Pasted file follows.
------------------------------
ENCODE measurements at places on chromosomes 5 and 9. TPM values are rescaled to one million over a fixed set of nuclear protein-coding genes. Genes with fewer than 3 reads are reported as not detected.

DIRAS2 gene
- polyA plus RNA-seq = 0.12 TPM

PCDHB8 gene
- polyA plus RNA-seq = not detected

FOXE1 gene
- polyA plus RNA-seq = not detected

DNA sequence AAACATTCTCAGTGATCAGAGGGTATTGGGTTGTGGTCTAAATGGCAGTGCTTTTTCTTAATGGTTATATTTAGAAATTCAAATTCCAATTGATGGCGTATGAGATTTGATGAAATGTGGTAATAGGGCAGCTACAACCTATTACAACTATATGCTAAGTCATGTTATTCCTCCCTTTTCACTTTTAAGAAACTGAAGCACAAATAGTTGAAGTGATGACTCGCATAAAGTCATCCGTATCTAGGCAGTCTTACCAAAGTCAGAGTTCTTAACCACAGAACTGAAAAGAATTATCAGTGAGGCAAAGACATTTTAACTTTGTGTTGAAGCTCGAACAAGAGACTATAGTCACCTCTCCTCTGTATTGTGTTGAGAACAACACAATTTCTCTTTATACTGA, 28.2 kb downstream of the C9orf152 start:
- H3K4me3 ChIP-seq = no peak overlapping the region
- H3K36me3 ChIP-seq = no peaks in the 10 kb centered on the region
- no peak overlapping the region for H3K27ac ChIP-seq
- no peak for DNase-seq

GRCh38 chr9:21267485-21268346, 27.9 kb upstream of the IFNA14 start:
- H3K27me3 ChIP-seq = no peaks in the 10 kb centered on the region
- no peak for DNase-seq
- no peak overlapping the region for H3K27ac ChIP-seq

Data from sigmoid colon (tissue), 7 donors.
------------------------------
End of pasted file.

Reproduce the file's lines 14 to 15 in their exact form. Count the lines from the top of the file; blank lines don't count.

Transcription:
- H3K27me3 ChIP-seq = no peaks in the 10 kb centered on the region
- no peak for DNase-seq